There are two types of contact dermatitis – irritant and allergic.
Irritant contact dermatitis is caused by direct contact with a substance which irritates the skin. It most commonly affects the hands. A patch of skin may become sore after being in contact with an irritating substance which causes some skin damage. Once the initial damage has occurred, the skin is more easily affected by other irritants. This leads to further inflammation, even in small amounts.
Some of the most common irritants are:
- Water - hands being exposed to water for long periods of time. It is most common when the water is hard, chalky, or contains a lot of chlorine.
- Detergents - such as soaps and bleach. People who do a lot of cleaning are prone to irritant contact dermatitis.
- Solvents - like chemicals used in various places of work such as petrol and oils.
- Acids - such as alkalis and cement.
- Powders - including dust and soil.
- Plants - like ranunculus, anemone, clematis, hellebore, and mustards.
Allergic contact dermatits
occurs when your immune system reacts against a specific allergen. Only a small amount of allergen coming in contact with your skin can cause a rash.
These are not allergies you are born with. You must have previously come into contact with the allergen which has sensitized your immune system. Once sensitized, your skin reacts and becomes inflamed when it comes into further contact with the allergen. This is why you can suddenly develop a skin allergy to something you have come into contact with many times before. It is not clear why some people become allergic to some substances and others do not.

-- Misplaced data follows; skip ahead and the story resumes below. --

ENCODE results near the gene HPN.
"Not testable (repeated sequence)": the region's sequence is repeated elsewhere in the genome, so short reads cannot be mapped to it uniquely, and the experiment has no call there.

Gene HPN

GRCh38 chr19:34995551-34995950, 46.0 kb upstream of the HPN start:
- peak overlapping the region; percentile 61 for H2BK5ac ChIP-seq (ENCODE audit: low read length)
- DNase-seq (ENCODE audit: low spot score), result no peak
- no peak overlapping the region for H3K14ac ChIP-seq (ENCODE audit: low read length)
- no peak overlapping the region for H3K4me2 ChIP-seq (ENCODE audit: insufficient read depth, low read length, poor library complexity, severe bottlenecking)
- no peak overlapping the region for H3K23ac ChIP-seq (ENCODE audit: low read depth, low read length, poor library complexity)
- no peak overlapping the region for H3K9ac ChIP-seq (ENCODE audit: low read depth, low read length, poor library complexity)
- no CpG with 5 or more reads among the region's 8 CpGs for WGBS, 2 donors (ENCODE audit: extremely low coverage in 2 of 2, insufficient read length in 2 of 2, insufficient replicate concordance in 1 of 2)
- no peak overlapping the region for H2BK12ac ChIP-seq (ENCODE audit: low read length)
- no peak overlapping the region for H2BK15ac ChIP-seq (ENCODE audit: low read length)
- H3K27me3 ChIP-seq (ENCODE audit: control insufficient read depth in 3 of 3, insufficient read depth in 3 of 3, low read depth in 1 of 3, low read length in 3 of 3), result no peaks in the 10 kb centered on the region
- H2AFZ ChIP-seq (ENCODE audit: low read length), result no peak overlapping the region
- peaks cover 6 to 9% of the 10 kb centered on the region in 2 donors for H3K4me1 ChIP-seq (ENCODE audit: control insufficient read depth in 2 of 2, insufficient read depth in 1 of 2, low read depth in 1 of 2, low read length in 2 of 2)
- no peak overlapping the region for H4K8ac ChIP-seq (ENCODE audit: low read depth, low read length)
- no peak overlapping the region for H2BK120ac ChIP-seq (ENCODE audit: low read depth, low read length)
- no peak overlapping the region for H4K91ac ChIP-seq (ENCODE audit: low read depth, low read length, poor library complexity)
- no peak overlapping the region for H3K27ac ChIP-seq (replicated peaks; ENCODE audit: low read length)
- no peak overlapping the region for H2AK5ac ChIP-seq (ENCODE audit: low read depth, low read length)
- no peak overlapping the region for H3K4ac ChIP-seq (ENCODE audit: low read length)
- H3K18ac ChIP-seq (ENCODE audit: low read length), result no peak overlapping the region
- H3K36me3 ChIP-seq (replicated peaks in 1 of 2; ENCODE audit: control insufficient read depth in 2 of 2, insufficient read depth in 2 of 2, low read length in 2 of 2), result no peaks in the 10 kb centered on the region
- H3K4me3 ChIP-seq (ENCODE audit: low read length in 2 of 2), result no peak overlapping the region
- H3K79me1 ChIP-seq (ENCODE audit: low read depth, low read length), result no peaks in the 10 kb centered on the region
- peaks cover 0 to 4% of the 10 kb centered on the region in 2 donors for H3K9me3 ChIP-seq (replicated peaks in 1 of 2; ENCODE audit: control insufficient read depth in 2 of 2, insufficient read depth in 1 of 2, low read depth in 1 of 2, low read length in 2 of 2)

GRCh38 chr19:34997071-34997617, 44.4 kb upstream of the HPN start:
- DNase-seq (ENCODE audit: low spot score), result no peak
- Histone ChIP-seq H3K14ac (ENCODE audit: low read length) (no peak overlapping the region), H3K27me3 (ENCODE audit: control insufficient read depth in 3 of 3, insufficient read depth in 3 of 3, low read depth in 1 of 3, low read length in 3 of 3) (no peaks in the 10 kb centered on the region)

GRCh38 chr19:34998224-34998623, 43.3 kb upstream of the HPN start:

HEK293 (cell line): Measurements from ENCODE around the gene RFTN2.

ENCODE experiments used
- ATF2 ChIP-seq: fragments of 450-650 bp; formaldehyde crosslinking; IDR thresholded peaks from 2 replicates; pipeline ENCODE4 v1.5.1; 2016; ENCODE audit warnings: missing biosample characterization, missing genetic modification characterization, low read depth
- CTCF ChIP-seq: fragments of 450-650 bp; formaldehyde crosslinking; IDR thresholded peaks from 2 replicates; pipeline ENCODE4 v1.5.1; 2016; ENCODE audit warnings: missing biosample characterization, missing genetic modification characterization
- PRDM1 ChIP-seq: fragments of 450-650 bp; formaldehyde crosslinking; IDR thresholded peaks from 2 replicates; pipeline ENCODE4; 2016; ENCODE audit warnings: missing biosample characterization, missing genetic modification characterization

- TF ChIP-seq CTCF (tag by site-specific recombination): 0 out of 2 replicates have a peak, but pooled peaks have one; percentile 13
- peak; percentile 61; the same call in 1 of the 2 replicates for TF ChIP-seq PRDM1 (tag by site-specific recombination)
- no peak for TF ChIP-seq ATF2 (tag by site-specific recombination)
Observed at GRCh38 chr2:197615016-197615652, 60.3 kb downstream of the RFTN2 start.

Some of the most common allergens are:
- Nickel – the most common cause. It occurs in many types of metals found in jewelry, studs in jeans, and on other clothes like bra straps. It is common to develop itchy red patches on the skin next to these things.
- Cobalt – traces can be found in some jewelry.
- Chromate – a metal found in cement.
- Cosmetics – particularly perfumes, hair dyes, preservatives, and nail varnish resins.
- Additives – to shoes and close made of leather and rubber.
- Preservatives - added in creams and ointments.
- Plants – the most common culprits being chrysanthemums, sunflowers, daffodils, tulips and primula.